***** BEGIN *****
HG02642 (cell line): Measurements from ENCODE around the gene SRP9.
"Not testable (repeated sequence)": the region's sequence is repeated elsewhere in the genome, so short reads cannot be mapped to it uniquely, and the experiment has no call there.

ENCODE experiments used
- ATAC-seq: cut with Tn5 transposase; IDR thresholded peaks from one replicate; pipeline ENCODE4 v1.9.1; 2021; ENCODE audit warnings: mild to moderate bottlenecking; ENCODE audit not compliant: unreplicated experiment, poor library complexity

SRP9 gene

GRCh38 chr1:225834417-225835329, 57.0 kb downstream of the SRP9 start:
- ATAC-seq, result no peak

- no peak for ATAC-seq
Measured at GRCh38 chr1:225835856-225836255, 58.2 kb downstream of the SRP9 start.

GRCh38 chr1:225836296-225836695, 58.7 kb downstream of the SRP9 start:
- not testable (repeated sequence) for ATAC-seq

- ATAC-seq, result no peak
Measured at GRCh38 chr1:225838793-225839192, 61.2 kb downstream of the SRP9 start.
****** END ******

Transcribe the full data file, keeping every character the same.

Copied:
HG02642 (cell line): Measurements from ENCODE around the gene SRP9.
"Not testable (repeated sequence)": the region's sequence is repeated elsewhere in the genome, so short reads cannot be mapped to it uniquely, and the experiment has no call there.

ENCODE experiments used
- ATAC-seq: cut with Tn5 transposase; IDR thresholded peaks from one replicate; pipeline ENCODE4 v1.9.1; 2021; ENCODE audit warnings: mild to moderate bottlenecking; ENCODE audit not compliant: unreplicated experiment, poor library complexity

SRP9 gene

GRCh38 chr1:225834417-225835329, 57.0 kb downstream of the SRP9 start:
- ATAC-seq, result no peak

- no peak for ATAC-seq
Measured at GRCh38 chr1:225835856-225836255, 58.2 kb downstream of the SRP9 start.

GRCh38 chr1:225836296-225836695, 58.7 kb downstream of the SRP9 start:
- not testable (repeated sequence) for ATAC-seq

- ATAC-seq, result no peak
Measured at GRCh38 chr1:225838793-225839192, 61.2 kb downstream of the SRP9 start.